Unlike the prodigal son who returned in broken humility and knew he had wronged his father, Naomi returned thinking she had been wronged by God.
What’s the point here?
The point is that it is more important to return and to place your life in the hands of a loving forgiving God rather than waiting and trying to sort it all out yourself.
God received both the broken, humble prodigal son and the broken, bitter, Naomi.
He restored them both because each of them when at the end of their ropes made a good decision to return to God.

Namoi Lost So Much

It’s true that Naomi did lose a lot. She lost her husband, which given the point in history that meant
that she lost her protection, and her security.
She lost her sons presumably before they were able to give her grandchildren or help her secure her future.
She lost her dignity. Returning to Bethlehem was a good choice, but it wasn’t without human cost. She would have been embarrassed upon returning home, being recognized as a failure or a victim.
It sounds like she and her husband left with a great deal of wealth and she's returned with nothing.
The question that always comes up is why? Why did she lose all that she lost? Why did she suffer?
The questions of why are always the toughest, but I think at least in Naomi’s case we have enough here in scripture to cue us in.
By Naomi’s own bitter confession, she was a woman that was content with all the wrong things
“I went away full”
Elimelech and Naomi had enough wealth to go a survive in a land they were not called to nor commanded to go to. Someone last week thought I was too hard on Elimelech, but there is no indication in scripture that he was told to go to Moab or anywhere else, but they did. They reasoned that the wealth they had accumulated would be enough to help them ride out the famine. This may have been true in the physical sense, but spiritually speaking, we lack the resources to ride out a spiritual famine. But that is exactly what Naomi was wrestling with; her misplaced contentment on wealth rather than on God had caused a spiritual famine in her. Had she not made a good decision and recognized God’s grace in calling her home, she would have died in Moab just like her husband and sons. But she wasn’t able to or ready to listen to God when she had it all, in fact it took losing it all to eventually hear the voice of God calling out to her and speaking a message of grace.
Anyone here know someone that has to learn things the hard way? Anyone here know its you?
I wish it wasn’t that way, but it is and it seems to me that the more we trust on the resources of this world, the harder it becomes to hear His voice and the further we go from His presence.
Jesus warned about it, Paul warned about it, its a real danger.

Naomi Gained More than She Lost

For those of you familiar with the story you might be frustrated and wondering why I haven’t touched on Ruth yet. Here’s a little snippet to help set the stage for next week and really to bring our story home this morning.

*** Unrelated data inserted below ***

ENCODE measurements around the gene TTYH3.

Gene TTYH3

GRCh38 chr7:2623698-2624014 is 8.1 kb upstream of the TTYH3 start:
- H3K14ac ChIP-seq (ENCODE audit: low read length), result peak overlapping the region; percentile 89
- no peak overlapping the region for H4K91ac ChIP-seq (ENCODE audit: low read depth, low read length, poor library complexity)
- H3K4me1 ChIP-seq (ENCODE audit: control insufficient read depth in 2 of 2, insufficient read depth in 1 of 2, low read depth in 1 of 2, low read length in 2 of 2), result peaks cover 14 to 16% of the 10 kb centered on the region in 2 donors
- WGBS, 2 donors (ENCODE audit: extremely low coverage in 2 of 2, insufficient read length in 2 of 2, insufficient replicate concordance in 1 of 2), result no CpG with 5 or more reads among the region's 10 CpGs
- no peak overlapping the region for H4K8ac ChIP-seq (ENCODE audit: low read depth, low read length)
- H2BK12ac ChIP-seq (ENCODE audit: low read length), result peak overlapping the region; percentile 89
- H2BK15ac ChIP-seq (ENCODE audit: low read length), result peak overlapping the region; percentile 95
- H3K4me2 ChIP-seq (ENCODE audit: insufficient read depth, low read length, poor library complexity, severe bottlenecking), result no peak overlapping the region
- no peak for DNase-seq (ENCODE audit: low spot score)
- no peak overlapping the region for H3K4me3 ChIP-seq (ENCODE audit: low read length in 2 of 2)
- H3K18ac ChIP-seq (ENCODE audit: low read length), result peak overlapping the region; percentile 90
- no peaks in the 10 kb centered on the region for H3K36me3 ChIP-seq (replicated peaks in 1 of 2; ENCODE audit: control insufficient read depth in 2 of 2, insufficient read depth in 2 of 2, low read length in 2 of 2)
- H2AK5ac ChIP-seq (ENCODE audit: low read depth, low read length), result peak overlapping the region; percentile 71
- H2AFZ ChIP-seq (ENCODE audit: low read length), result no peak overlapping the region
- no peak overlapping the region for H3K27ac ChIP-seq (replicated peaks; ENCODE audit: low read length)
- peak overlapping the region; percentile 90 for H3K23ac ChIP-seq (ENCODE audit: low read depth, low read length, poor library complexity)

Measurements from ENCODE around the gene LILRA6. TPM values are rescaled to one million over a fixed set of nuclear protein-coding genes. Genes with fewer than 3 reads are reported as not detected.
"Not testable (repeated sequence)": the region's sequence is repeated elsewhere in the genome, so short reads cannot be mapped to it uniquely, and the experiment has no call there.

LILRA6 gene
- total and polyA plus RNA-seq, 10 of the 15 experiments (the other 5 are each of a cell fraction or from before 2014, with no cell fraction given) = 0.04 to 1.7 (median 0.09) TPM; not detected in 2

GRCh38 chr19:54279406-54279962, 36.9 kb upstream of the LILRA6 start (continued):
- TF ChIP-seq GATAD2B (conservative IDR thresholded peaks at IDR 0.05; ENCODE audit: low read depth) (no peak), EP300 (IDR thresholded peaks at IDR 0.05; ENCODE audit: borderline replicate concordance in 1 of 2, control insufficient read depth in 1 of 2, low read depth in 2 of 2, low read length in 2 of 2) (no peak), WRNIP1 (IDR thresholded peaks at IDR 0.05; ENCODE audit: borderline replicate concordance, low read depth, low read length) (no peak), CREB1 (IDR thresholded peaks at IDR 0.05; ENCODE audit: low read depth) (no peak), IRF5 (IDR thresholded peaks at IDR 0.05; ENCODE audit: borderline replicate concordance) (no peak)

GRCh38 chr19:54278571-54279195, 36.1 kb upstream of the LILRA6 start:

Ruth 4:15 NIV
He will renew your life and sustain you in your old age. For your daughter-in-law, who loves you and who is better to you than seven sons, has given him birth.”
Ruth 1:15 NIV
“Look,” said Naomi, “your sister-in-law is going back to her people and her gods. Go back with her.”
Look at what the women in Bethlehem said about Ruth, a Moabite woman!
Ruth1:15
What an incredible statement to be made!
Better than seven sons? Considering their culture the weight of that statement is tremendous.
The credit for Naomi’s blessing was rightly given to God
Ruth 4:14 NIV
The women said to Naomi: “Praise be to the Lord, who this day has not left you without a guardian-redeemer. May he become famous throughout Israel!
So Ruth was a blessing for Naomi
A more subtle blessing is the strong women in her community. It seems to me that they continued to encourage her as she struggled.
The final blessing for Naomi was the birth of her grandson that she was blessed to raise.
And we know because we’re on this side of history that this grandson was the father of Jesse who was the father of David, the second greatest king Israel ever had and second only to Jesus whose lineage is also traced back to Naomi.

Bad Decisions Good Decisions

Romans 8:28 NIV
And we know that in all things God works for the good of those who love him, who have been called according to his purpose.
Romans
There could be a number of take aways from the message this morning but there are just a few that I want to emphasize
God’s grace is always extended to us
it takes us being at the end of our ropes or at the end of ourselves to realize it
God did not compel or force Naomi or Elimelech to either leave or return
They were as we are: beings of free will
God never stopped providing for His people in the famine
They certainly struggled, but they survived
It was better to eat of the meager crops of Bethlehem than gorge in the abundance of Moab
God is
Romans 8:28 NIV
And we know that in all things God works for the good of those who love him, who have been called according to his purpose.
God can restore the most broken
God can restore the most bitter
But if you look carefully at verse 28 you’ll notice that He does this for those who love Him.